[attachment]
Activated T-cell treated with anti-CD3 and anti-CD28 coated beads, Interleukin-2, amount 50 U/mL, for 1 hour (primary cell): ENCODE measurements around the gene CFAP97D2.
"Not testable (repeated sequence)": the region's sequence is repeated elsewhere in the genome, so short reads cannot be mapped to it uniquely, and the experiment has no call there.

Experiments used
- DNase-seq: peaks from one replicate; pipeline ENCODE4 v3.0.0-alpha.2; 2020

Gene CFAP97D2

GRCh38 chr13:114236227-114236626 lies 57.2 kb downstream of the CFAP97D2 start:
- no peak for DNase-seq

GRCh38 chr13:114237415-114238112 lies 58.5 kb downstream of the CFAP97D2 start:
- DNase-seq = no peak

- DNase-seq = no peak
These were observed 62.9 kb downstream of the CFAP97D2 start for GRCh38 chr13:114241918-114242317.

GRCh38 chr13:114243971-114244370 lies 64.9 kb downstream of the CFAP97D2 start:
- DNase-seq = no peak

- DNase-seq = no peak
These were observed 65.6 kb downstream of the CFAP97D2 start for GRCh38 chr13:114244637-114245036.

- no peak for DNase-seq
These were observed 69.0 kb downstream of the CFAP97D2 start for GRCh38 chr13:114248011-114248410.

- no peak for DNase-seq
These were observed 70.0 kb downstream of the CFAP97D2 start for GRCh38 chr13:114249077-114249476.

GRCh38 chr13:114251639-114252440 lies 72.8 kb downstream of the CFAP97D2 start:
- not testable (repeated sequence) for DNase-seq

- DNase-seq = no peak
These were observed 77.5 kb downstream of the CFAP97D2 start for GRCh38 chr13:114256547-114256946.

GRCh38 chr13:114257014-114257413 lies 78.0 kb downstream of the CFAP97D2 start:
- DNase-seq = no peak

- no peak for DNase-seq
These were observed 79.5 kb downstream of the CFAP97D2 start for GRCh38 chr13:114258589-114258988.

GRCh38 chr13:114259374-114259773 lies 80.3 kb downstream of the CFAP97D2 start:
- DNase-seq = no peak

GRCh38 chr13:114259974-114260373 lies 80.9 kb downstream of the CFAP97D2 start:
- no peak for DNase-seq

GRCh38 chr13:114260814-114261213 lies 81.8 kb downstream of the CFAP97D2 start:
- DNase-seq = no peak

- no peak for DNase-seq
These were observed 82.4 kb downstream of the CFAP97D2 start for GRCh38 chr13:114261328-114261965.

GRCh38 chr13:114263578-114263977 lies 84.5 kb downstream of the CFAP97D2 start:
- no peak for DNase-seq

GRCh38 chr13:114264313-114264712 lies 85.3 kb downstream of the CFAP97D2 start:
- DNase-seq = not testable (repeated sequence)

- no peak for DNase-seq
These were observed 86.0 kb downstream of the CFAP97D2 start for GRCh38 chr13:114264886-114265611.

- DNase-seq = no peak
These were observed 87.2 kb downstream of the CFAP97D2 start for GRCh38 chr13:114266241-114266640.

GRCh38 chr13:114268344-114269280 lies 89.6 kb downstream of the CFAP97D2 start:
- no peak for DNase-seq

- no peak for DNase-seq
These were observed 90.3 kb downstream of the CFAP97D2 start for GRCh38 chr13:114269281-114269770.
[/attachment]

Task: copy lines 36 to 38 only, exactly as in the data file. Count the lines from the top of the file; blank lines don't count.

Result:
GRCh38 chr13:114263578-114263977 lies 84.5 kb downstream of the CFAP97D2 start:
- no peak for DNase-seq

GRCh38 chr13:114264313-114264712 lies 85.3 kb downstream of the CFAP97D2 start: